Surface Treatment for Vascular Stents
At A Glance
Researchers at Colorado State University have patented surface treatments and methods for modifying the surfaces of vascular stents and orthopedic devices to introduce multiple biological functions to the surface. Its use can be extended to other blood contacting devices (e.g. heart valves, biosensors and extracorporeal devices), and other orthopedic materials (internal fixation devices and intraosseous transcutaneous amputation prostheses).
The invention is a surface treatment for materials that includes the formation of metal oxide (e.g. titania) nanotubes, and their modification with nanostructured polyelectrolyte complexes (nanoparticles, nanofibers, and porous foams) that introduce multiple biological functions to the surface. The polyelectrolyte complexes contain chitosan and/or chitosan modified with a nitrous oxide donating group (NO-chitosan) as the polycation, and glycosaminoglycans, such as heparin, heparan sulfate, and chondroitin sulfate, as the polyanion. These surfaces are further modified with potent growth factors, such as vascular endothelial growth factor (VEGF), members of the fibroblast growth factor family (e.g. FGF-2), or the transforming growth factor beta superfamily (e.g. BMP-2) bound and stabilized by the glycosaminoglycans. The titania nanotubes provide tunable nanotopographical features, and the polyelectrolyte complexes introduce a number of biochemical functions to the surface.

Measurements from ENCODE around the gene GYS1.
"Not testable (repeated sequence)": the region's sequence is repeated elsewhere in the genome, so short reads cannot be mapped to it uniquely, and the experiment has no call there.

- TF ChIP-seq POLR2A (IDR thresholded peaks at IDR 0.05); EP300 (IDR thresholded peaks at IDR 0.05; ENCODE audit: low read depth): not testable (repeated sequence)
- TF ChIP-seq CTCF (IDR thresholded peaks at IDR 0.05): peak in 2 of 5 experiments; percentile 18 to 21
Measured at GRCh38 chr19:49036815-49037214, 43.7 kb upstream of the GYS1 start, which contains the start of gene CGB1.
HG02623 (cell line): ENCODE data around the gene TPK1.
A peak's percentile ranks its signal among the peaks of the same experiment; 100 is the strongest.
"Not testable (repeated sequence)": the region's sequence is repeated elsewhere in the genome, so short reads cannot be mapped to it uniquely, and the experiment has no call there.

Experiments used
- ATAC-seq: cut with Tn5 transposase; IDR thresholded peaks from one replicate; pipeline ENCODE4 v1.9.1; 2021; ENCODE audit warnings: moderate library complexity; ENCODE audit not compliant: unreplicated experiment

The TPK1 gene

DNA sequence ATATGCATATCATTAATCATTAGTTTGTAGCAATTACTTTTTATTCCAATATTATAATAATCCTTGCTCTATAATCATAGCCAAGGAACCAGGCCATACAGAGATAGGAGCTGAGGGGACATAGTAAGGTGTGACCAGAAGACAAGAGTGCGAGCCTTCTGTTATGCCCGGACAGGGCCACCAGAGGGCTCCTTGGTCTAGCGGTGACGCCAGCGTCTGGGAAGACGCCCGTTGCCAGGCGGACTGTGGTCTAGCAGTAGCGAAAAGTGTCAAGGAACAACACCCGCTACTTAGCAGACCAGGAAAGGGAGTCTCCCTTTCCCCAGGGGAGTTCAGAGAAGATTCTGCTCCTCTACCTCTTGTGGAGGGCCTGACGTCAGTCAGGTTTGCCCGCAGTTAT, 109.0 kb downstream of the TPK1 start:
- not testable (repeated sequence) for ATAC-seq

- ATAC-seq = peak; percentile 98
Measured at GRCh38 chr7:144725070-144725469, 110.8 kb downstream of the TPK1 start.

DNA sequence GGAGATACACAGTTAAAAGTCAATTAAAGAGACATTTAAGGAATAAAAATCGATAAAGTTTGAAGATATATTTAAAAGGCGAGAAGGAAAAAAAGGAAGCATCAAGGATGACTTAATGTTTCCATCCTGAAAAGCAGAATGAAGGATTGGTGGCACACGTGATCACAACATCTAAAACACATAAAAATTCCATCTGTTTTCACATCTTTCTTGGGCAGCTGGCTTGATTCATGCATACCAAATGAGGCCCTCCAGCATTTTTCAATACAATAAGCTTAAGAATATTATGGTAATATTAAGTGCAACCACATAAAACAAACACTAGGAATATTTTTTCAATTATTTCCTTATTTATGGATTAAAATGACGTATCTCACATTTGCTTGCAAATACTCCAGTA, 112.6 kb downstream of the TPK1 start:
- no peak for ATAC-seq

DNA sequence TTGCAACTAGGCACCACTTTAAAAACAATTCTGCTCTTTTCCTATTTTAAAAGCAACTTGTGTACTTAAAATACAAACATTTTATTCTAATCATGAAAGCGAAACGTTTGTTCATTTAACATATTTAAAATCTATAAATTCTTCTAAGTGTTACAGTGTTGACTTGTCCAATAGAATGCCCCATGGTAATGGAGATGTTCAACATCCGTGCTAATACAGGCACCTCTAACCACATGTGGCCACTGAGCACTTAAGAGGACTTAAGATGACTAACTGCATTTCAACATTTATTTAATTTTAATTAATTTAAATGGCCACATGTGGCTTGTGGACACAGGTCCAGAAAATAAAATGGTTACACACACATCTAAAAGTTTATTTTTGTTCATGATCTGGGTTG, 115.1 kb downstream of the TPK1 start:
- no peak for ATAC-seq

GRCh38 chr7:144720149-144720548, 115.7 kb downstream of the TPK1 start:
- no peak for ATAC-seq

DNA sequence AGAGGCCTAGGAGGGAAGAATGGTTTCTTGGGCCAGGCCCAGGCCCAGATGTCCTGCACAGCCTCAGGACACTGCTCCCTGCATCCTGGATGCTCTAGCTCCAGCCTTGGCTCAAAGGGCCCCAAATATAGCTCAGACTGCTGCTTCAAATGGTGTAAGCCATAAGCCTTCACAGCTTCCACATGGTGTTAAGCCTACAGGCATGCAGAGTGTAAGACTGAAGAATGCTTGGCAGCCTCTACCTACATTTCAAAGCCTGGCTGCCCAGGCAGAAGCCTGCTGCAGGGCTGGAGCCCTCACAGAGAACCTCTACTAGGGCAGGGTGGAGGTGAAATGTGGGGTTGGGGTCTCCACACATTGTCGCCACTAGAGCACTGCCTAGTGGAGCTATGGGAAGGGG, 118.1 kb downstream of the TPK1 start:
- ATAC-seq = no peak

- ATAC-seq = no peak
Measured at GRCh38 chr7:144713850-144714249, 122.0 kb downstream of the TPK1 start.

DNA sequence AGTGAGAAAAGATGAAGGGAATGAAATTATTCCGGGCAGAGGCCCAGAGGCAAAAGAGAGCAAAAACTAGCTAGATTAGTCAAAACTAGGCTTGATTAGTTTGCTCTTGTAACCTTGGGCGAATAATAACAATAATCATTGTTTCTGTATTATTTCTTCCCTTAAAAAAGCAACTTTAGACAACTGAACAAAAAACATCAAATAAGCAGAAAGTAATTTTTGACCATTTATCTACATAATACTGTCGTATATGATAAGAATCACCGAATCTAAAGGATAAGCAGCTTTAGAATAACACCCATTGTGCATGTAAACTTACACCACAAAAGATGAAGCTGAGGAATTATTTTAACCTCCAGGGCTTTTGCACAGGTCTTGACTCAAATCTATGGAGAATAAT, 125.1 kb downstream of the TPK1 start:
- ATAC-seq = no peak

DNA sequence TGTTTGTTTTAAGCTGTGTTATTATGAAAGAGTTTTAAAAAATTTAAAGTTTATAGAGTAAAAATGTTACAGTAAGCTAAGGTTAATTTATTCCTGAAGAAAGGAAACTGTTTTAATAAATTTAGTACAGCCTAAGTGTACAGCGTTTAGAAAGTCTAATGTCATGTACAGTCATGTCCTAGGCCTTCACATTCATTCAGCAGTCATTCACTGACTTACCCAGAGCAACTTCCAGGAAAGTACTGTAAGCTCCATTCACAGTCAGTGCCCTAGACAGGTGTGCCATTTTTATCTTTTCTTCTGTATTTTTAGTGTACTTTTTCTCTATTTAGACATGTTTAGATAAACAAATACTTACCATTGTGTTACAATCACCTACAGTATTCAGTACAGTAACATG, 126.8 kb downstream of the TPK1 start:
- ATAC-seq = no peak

The beneficial effects of the surface nanotopography introduced by the nanotubes have been demonstrated on a number of cell types. Surface nanotopographical features promote surface endothelialization and osteoblast attachment and differentiation. These effects would promote healing in both orthopedic and vascular applications. Furthermore, the nanotopography has been shown to prevent smooth muscle cell proliferation and increase their differentiation, and to reduce both platelet adhesion and macrophage activation. These effects reduce the potential for blood clotting, inflammation, and foreign body reaction to the surface.
With respect to growth factor delivery. Heparin and other glycosaminoglycans bind many growth factors and stabilize them in the extracellular matrix. Glycosaminoglycans also bind growth factor receptors and thereby regulate growth factor signaling. By modifying the surfaces with these glycosaminoglycans, growth factors are stabilized and presented to cells in a context that mimics their biochemical presentation in the native extracellular matrix. This enhances growth factor stability and signaling.